Last time, I showed you the simple but effective physics system that powered Lucky Shot. By the end of the article, we had a smooth, adjustable, and flexible movement system that we could apply to each of the AI enemies. I also mentioned that the physics system took care of most of the natural-feeling movement of the game’s enemies, and that the underlying AI was comparatively simple. This is what I’ll be showing you in this article â€” how the physics and AI worked in tandem.
A while back, I posted a postmortem for my game, Lucky Shot. In it, I mentioned that one of the aspects that was most well-received was the AI. I myself found this amusing â€” while it was a good system, it was incredibly simple, only a small step above the enemies you see in a game like Super Mario Bros. So how did the enemies move so smoothly? A lot of it has to do with the movement system, and that’s what I’m going to cover in this article.
Before I get started, though, I’d just like to say that this likely won’t be anything new to anyone who’s programmed a physics system in a game before â€” in fact, if you have, you will likely see this as overly basic. And it is. This is meant more as a beginner’s introduction and as a showcase on how some very simple ideas can lead to some very nice behaviour. It does, however, require some knowledge of high-school level math and physics.
Hey there folks! For those who don’t know me, I’m Gabriel, former VP of the club. You may have seen me popping into meetings fashionably late, coming from my PEY job. This post kicks off a short 3-part series about my GMD game from last year, Lucky Shot. These entries were originally written for my personal blog, Kronopath, and the future entries will be thrown up simultaneously on both sites. So now that the pleasantries are out of the way, let’s get started!
During the last GMD, I created a retro-gambling-shooter game, Lucky Shot. It won the grand prize in the judged competition, ranked fourth in the public showcase, and was generally well-received. And of course, more than anything else, it was a great learning experience.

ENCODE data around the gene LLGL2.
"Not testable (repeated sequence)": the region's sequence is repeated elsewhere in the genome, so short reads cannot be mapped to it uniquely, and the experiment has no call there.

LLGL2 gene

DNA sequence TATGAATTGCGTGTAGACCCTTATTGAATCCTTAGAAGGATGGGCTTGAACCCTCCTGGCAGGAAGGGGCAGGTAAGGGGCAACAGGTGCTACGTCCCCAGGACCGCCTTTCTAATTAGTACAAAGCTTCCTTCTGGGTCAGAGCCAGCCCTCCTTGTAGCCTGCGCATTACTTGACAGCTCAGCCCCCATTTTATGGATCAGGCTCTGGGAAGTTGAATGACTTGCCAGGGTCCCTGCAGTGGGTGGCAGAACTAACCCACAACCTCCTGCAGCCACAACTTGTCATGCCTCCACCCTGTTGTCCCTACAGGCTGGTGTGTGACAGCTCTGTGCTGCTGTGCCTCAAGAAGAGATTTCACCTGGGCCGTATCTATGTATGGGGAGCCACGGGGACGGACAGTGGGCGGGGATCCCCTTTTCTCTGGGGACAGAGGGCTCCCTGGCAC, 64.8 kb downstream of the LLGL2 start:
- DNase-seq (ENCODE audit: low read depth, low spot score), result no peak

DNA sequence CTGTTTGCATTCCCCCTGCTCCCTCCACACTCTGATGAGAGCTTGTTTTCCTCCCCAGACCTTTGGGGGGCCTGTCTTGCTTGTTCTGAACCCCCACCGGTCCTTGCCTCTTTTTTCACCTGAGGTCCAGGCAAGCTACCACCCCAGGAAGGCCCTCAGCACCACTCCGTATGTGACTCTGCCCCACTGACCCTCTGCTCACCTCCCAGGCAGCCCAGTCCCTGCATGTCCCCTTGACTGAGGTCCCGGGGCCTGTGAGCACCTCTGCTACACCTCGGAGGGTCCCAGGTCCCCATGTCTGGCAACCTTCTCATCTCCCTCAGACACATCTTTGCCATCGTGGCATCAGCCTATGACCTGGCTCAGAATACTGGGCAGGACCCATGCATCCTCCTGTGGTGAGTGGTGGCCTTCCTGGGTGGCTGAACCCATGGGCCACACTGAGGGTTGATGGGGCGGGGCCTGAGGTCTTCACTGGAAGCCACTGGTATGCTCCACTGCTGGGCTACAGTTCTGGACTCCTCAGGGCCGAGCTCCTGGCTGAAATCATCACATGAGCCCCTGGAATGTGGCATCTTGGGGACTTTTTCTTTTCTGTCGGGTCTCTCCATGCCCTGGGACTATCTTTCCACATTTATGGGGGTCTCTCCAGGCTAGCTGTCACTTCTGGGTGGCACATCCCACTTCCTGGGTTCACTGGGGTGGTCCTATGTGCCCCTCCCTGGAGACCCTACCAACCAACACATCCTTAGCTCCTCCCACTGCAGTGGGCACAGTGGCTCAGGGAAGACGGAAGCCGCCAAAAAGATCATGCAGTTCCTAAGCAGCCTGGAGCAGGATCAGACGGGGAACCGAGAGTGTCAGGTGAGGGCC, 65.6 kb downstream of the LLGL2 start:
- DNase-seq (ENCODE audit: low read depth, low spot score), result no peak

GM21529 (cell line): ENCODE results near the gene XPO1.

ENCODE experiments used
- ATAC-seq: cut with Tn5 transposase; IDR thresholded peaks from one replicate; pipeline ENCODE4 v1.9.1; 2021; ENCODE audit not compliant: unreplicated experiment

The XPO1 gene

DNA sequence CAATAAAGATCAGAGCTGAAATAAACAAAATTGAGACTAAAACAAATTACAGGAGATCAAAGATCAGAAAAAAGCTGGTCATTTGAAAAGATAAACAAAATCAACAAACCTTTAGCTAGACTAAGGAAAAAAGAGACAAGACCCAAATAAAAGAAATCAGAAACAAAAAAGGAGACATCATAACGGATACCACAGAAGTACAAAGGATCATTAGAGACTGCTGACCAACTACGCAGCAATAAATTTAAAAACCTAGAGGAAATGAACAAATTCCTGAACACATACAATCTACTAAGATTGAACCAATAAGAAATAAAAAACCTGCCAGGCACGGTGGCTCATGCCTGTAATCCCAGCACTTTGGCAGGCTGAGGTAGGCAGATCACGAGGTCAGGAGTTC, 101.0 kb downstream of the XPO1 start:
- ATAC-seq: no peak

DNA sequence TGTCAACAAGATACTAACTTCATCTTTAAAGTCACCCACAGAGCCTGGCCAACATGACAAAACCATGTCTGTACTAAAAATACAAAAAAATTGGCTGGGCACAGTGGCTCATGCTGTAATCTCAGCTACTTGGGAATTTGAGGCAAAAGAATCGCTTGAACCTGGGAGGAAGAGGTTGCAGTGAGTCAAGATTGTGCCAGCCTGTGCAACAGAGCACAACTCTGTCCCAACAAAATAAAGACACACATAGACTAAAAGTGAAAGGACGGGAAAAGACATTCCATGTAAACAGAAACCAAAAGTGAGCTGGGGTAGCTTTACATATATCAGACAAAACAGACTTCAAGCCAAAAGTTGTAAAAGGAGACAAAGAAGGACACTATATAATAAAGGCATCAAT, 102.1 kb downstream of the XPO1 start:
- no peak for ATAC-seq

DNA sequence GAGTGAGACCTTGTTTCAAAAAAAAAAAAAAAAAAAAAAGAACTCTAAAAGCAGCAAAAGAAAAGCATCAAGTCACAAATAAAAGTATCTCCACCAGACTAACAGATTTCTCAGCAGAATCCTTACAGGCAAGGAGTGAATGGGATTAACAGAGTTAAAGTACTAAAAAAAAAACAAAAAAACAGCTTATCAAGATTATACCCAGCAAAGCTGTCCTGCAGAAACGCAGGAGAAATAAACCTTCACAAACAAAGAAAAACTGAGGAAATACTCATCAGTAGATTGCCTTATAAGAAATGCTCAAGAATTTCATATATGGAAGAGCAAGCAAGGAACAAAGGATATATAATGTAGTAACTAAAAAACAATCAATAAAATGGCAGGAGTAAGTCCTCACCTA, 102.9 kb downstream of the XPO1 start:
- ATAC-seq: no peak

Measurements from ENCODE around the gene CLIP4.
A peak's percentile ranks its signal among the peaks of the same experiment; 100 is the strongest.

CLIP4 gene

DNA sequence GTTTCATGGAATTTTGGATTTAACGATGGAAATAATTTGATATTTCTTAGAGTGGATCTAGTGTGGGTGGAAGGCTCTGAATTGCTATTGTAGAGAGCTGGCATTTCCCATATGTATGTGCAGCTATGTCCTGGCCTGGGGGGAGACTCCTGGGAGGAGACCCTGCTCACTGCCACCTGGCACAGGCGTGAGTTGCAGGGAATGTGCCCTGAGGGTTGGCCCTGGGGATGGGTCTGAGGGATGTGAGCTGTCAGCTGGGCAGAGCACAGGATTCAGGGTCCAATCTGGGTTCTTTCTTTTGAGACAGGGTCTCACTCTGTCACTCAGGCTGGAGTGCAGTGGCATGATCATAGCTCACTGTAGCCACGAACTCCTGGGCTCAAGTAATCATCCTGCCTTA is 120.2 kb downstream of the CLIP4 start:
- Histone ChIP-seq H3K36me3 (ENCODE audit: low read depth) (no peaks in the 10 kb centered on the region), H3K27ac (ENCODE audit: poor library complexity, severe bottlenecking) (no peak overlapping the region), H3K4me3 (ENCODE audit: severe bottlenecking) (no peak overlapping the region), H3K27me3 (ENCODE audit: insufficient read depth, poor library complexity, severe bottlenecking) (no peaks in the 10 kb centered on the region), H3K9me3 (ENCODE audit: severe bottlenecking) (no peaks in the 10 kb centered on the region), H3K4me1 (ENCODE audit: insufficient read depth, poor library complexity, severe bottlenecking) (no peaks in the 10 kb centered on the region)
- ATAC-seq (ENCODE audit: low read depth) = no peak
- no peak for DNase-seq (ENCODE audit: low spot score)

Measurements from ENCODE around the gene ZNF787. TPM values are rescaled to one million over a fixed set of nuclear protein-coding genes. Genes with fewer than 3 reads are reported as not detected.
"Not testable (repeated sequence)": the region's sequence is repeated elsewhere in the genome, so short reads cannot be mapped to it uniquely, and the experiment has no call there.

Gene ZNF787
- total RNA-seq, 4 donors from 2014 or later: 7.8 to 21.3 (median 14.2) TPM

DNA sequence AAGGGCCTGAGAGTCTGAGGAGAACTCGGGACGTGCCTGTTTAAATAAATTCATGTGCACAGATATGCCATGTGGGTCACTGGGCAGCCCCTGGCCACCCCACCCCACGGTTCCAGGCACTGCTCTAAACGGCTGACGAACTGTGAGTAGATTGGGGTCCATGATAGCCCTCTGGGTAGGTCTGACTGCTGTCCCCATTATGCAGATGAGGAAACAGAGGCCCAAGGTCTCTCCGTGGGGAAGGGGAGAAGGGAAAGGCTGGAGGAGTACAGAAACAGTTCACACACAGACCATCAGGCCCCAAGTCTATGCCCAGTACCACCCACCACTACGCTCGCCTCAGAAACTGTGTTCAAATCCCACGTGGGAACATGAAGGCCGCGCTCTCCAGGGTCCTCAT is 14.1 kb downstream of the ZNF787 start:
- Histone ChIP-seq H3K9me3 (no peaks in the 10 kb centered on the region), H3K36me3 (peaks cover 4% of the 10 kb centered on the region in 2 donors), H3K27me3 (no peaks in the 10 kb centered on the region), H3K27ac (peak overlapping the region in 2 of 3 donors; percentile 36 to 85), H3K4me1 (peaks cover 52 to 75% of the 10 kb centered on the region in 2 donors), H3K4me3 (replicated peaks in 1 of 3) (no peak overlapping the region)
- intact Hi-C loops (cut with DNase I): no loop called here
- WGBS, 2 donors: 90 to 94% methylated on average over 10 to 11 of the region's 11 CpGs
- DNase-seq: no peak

Last year was actually the first time the club ran the public showcase. We held it during the Computer Science Student Union‘s game night, and to take full advantage of it, we gave out feedback forms, asking people to rate each game and write a few words about it. I found that the reactions we observed and the feedback we got were even more valuable than the prizes given out. With that in mind, let’s take a look at how people enjoyed the game.
University Of Toronto Game Design And Development Club
President – Francesco P.C
How The Video Game Industry Deals with the Digital Divide
For my Computers and Society course (CSC300H1) we were instructed to create a blog about the digital divide. The entire class was put into service learning groups and went out to help the community and learn about the digital divide.
It’s finally here! We’ve discussed doing this for quite some time, and now is when the rubber finally hits the road. Here you’ll be able to find editorials, tutorials, how-tos, postmortems, and more, all from the comfort of your computer screen.
Do you have something you want us to cover? Want to contribute something yourself? Contact us! Feedback is always welcome.